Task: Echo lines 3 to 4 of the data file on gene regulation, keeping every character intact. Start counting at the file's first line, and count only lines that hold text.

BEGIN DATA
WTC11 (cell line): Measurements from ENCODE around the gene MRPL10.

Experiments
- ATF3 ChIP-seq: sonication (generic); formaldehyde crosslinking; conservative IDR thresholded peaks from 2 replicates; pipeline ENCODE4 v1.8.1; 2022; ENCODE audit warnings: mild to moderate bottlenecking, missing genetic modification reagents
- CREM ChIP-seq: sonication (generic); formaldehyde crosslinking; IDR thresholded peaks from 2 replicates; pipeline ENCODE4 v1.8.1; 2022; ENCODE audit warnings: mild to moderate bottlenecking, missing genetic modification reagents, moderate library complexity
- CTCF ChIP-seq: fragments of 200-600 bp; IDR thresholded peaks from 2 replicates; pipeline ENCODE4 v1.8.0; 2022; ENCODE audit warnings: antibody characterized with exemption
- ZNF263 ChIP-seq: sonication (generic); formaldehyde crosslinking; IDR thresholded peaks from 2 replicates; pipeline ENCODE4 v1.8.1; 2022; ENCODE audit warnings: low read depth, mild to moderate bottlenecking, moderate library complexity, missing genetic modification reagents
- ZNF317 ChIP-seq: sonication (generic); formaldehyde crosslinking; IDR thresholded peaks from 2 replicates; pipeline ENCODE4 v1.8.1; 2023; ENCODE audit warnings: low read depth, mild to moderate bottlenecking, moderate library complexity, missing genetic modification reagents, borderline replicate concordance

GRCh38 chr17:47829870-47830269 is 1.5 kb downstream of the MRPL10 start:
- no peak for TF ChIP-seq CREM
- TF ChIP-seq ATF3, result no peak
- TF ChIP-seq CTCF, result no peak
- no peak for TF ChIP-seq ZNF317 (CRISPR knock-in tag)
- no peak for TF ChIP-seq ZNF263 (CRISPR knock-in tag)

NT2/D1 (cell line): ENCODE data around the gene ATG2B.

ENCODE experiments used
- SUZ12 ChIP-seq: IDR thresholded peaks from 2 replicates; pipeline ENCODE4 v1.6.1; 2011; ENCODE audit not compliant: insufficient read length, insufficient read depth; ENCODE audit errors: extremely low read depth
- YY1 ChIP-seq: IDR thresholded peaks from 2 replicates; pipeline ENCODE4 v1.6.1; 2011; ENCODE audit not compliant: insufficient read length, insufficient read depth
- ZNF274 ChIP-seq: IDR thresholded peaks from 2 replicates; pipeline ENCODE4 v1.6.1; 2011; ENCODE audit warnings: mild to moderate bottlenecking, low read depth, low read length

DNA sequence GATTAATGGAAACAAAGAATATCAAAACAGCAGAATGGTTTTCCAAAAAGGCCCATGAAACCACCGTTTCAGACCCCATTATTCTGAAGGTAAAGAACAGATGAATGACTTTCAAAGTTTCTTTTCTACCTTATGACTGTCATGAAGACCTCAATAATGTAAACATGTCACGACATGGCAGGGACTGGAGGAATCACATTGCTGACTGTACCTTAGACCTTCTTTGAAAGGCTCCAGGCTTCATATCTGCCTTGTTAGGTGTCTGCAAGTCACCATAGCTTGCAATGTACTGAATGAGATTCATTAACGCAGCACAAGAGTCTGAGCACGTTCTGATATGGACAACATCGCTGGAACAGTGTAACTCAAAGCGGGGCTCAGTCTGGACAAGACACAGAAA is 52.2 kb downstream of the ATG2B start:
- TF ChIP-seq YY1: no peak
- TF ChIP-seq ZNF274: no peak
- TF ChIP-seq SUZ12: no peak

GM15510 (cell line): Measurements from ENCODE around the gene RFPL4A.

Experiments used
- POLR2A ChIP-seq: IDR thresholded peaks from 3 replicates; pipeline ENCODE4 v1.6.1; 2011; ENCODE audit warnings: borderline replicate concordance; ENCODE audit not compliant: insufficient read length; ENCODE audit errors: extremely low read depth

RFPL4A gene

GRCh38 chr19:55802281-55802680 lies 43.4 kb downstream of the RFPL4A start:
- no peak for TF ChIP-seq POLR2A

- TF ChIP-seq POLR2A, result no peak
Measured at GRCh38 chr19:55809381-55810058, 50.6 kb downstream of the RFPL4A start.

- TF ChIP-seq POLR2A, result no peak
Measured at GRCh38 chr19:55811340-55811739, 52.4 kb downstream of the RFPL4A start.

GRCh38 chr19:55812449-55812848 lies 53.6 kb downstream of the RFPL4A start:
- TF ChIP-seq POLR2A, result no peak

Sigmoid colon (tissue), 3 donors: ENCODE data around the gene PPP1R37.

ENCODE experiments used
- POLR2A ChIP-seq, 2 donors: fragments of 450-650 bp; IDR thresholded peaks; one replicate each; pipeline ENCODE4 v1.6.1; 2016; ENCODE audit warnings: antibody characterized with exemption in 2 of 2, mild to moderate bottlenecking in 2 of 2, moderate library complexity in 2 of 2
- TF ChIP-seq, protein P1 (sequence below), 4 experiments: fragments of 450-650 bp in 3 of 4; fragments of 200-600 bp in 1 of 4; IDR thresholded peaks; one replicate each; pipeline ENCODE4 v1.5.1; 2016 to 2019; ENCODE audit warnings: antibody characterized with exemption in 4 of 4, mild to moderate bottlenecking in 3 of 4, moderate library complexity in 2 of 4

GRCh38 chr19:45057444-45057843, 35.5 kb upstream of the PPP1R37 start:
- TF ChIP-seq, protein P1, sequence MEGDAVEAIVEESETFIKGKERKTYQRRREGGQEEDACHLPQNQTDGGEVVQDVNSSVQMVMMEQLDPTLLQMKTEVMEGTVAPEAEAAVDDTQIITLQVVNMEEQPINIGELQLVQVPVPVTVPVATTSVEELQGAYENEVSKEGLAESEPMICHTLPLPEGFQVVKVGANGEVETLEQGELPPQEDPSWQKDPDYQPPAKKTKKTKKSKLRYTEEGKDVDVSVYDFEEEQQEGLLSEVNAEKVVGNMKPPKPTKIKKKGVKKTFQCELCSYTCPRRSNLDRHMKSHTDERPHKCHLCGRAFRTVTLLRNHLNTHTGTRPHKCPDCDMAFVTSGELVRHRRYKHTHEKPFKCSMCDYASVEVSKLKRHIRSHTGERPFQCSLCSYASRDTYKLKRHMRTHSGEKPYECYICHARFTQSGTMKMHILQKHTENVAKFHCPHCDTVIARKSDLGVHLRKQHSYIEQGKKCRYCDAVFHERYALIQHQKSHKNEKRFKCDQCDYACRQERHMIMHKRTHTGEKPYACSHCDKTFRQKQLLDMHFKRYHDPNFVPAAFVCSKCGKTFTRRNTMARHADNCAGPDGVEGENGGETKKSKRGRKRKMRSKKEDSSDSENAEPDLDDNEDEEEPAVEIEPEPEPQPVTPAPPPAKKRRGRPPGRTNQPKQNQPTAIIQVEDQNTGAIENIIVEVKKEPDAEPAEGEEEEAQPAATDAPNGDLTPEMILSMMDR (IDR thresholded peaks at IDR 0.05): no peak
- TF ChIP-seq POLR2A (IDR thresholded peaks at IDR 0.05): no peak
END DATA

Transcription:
- ATF3 ChIP-seq: sonication (generic); formaldehyde crosslinking; conservative IDR thresholded peaks from 2 replicates; pipeline ENCODE4 v1.8.1; 2022; ENCODE audit warnings: mild to moderate bottlenecking, missing genetic modification reagents
- CREM ChIP-seq: sonication (generic); formaldehyde crosslinking; IDR thresholded peaks from 2 replicates; pipeline ENCODE4 v1.8.1; 2022; ENCODE audit warnings: mild to moderate bottlenecking, missing genetic modification reagents, moderate library complexity